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  • 63, " praetextae apud Etruscos originem invenere "); and the famous statue of the orator in Florence (Plate, fig.

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  • Antonius the orator was elected without opposition; the other government candidate, Gaius Memmius, who seemed to have the better chance of success, was beaten to death by the hired agents of Saturninus and Glaucia, while the voting was actually going on.

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  • Then Chalier became the orator and leader of the Jacobins of Lyons, and induced the other revolutionary clubs and the commune of his city to arrest a great number of Royalists in the night of the 5th and 6th of February 1793.

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  • Having failed to form a rival party against Sagasta, Martos subsided into political insignificance, despite his great talent as an orator and debater, and died in Madrid on the 16th of January 1893.

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  • Webster's physical endowments as an orator were extraordinary.

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  • The arrangements of the stage and orchestra as we now see them belong to Roman times; the cavea or auditorium dates from the administration of the orator Lycurgus (337-323 B.C.), and nothing is left of the theatre in which the plays of Sophocles were acted save a few small remnants of polygonal masonry.

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  • The arrangements of the stage and orchestra as we now see them belong to Roman times; the cavea or auditorium dates from the administration of the orator Lycurgus (337-323 B.C.), and nothing is left of the theatre in which the plays of Sophocles were acted save a few small remnants of polygonal masonry.

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  • Even Iranian kings in the last century B.C. found pleasure in composing, or listening to, Greek tragedies, and Herod the Great kept Greek men of letters beside him and had spasmodic ambitions to make his mark as an orator or author (Nicol.

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  • After this event he actively opposed the government, his eloquence making him the foremost orator among the members of the Left.

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  • PATRICK HENRY (1736-1799), American statesman and orator, was born at Studley, Hanover county, Virginia, on the 29th of May 1736.

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  • As an orator his eloquence has been likened to that of both Bossuet and Vergniaud, but it had neither the polish of the old 17th century bishop nor the flashes of genius of the young Girondin.

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  • He was chosen Fourth of July orator in Hanover, the college town, in 1800, and in his speech appears the substance of the political principles for the develop - ment of which he is chiefly famous.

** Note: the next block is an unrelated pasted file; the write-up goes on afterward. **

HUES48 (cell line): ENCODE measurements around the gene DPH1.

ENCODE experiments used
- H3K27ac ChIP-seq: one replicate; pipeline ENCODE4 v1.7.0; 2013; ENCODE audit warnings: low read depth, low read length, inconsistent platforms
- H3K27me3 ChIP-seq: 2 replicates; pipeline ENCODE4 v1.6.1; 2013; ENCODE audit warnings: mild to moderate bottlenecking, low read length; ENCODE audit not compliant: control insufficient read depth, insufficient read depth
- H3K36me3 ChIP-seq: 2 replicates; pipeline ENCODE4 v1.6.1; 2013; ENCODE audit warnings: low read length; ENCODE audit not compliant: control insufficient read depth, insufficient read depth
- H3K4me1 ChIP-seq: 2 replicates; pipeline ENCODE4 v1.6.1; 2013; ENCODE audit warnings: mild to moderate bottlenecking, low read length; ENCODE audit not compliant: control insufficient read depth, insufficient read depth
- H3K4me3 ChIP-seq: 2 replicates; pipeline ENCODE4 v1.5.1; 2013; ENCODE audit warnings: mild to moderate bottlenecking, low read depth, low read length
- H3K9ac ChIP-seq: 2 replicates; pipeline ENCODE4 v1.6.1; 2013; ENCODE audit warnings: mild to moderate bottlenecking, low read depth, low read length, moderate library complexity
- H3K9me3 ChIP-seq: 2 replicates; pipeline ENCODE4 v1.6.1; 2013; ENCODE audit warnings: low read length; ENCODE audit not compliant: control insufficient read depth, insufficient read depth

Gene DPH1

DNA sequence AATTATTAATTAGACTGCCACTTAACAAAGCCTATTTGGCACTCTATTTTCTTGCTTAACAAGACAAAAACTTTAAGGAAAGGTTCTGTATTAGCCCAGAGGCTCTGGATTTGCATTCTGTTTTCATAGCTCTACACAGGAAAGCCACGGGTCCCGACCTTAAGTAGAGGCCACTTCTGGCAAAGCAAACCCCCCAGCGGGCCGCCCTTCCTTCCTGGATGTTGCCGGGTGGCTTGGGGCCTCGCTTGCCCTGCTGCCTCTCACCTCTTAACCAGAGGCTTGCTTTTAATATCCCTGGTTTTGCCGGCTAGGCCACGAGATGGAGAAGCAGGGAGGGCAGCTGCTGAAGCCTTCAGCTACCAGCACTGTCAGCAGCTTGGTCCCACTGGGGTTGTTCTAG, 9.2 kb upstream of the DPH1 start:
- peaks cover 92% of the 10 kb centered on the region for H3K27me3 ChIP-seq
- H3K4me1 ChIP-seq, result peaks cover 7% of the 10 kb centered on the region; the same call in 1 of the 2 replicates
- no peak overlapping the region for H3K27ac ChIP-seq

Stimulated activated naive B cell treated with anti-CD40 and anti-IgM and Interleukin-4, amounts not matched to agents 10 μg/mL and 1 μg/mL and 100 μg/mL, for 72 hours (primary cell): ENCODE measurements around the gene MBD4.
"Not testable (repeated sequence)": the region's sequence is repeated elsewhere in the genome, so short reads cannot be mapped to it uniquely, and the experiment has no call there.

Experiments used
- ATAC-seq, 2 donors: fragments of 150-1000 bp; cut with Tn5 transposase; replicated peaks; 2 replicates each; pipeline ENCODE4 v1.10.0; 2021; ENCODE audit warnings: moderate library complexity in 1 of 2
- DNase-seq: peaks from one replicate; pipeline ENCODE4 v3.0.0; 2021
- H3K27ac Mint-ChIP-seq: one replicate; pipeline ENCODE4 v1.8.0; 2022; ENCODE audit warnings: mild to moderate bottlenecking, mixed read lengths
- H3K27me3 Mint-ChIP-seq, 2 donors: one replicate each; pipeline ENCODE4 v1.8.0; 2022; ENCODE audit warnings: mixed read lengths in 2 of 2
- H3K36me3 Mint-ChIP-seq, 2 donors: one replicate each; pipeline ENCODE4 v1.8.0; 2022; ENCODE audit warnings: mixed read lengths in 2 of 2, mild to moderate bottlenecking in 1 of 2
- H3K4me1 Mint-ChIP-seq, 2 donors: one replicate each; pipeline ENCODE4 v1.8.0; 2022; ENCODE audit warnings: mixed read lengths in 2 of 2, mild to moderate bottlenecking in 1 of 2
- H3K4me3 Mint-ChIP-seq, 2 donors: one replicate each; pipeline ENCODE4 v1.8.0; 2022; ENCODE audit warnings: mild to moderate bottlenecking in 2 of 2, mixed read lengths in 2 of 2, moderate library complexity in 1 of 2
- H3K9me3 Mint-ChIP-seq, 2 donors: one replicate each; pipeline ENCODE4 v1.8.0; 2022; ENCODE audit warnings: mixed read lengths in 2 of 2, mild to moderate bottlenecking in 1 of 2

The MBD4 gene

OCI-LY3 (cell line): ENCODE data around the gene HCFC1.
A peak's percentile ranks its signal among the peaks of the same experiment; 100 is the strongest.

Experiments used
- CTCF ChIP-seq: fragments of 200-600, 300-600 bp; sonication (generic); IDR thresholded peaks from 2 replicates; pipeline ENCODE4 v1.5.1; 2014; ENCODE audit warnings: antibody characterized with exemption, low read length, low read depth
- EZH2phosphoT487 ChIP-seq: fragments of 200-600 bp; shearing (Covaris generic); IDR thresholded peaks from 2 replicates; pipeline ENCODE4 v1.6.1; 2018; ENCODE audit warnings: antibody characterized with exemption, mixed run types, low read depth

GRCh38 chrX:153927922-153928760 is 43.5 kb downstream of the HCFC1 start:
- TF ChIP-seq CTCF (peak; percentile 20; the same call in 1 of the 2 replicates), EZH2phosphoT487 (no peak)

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  • As an orator, he was denunciatory rather than suasive; thus while on the one hand he powerfully impressed, on the other hand he stimulated opposition.

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  • The Stadium, in which the Panathenaic Games were held, was first laid out by the orator Lycurgus about 330 B.C. It was an oblong structure filling a natural depression near the left bank of the Ilissus beneath the eastern de clivity of the Ardettus hill, the parallel sides and semicircular end, or acev50vn, around the arena being partially excavated from the adjoining slopes.

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  • A sceptic in philosophy and a revolutionist in politics, rejoicing in controversy of all kinds, he was admired as a man, as an orator, and as a writer.

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  • Van Buren was not an orator, but... the oft-repeated charge that he refrained from declaring himself on crucial questions is hardly borne out by an examination of his senatorial career.

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  • Mr. Bryce, already favourably regarded in America as the author of a classical work on the American Commonwealth, made himself thoroughly at home in the country; and, after the fashion of American ministers or ambassadors in England, he took up with eagerness and success the role of public orator on matters outside party politics, so far as his diplomatic duties permitted.

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  • The new settlement was crushed by Crotona, but the Athenians lent aid to the fugitives and in 443 Pericles sent out to Thurii a mixed body of colonists from various parts of Greece, among whom were Herodotus and the orator Lysias.

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  • His maiden speech was youthfully fluent and dogmatic; but on its conclusion the orator was reminded with many compliments, by an honourable member, that he wanted six weeks of his majority, and consequently that he was amenable to a fine of £50o for speaking in the House.

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  • His anxiety and the pains he took to become an orator have been already noticed, and Horace Walpole, who had heard all the great orators, preferred a speech of Chesterfield's to any other; yet the earl's eloquence is not to be compared with that of Pitt.

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  • He came to Rome in the reign of Hadrian, and soon gained such renown as an advocate and orator as to be reckoned inferior only to Cicero.

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  • Thereafter he spoke constantly, and acquired considerable reputation as an orator, - bringing out, moreover, many books in prose and verse.